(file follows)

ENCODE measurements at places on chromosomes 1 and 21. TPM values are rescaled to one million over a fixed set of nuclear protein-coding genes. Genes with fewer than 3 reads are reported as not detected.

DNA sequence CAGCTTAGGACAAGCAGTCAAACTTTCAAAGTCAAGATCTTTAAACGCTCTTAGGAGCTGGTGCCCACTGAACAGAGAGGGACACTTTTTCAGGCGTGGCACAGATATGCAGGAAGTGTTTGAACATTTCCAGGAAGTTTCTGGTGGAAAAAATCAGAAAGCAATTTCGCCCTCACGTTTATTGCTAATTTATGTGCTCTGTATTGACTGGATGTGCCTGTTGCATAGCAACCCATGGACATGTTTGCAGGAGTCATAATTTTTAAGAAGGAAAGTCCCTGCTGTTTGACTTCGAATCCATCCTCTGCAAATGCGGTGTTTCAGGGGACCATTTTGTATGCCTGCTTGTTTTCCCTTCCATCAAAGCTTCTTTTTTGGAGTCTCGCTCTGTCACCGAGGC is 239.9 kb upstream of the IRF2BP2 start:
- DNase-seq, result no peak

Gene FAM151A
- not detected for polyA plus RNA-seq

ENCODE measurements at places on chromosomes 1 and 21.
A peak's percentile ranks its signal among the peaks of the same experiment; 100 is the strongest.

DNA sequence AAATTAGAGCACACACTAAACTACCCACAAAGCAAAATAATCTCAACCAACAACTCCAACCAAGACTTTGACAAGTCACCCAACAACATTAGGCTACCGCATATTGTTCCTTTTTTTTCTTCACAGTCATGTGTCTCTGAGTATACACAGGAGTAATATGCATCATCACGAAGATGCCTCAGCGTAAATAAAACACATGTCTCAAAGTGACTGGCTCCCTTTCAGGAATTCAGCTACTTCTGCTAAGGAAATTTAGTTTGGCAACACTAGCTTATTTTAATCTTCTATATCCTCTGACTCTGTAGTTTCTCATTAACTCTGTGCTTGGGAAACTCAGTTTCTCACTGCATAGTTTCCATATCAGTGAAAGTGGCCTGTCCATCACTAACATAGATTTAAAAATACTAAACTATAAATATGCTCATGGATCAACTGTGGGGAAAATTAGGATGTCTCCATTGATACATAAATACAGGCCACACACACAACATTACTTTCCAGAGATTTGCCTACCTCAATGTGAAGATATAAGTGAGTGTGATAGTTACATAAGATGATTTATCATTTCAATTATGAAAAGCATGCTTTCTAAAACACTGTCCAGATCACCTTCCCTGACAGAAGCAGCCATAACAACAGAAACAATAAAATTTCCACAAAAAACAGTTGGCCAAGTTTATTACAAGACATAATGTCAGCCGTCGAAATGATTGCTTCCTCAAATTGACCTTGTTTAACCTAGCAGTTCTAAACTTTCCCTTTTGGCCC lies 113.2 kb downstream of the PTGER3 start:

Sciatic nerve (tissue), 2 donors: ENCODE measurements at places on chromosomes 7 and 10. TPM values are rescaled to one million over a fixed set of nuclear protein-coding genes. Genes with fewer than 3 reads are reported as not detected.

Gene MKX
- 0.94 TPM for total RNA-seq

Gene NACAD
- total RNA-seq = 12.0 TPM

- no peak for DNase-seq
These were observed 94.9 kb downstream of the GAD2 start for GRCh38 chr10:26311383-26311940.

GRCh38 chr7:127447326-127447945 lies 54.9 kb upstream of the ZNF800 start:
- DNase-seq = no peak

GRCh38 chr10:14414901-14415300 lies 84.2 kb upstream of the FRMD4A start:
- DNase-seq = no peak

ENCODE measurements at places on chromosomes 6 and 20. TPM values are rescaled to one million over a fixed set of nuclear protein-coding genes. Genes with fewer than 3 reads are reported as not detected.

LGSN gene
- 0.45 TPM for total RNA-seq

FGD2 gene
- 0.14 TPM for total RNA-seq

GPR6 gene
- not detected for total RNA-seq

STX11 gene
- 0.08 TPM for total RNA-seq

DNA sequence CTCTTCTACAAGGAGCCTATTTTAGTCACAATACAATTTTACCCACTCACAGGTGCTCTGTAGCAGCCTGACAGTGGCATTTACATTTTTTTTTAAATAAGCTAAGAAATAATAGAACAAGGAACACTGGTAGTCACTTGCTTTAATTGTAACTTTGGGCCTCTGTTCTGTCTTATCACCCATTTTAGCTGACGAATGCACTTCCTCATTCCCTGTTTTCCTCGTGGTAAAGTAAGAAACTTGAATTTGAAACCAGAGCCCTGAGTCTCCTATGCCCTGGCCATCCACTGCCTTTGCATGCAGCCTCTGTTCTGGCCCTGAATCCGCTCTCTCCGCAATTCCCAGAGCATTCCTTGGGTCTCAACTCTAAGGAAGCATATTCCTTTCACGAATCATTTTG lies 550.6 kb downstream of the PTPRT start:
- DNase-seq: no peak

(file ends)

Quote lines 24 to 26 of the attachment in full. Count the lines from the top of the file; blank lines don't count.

- 0.14 TPM for total RNA-seq

GPR6 gene
- not detected for total RNA-seq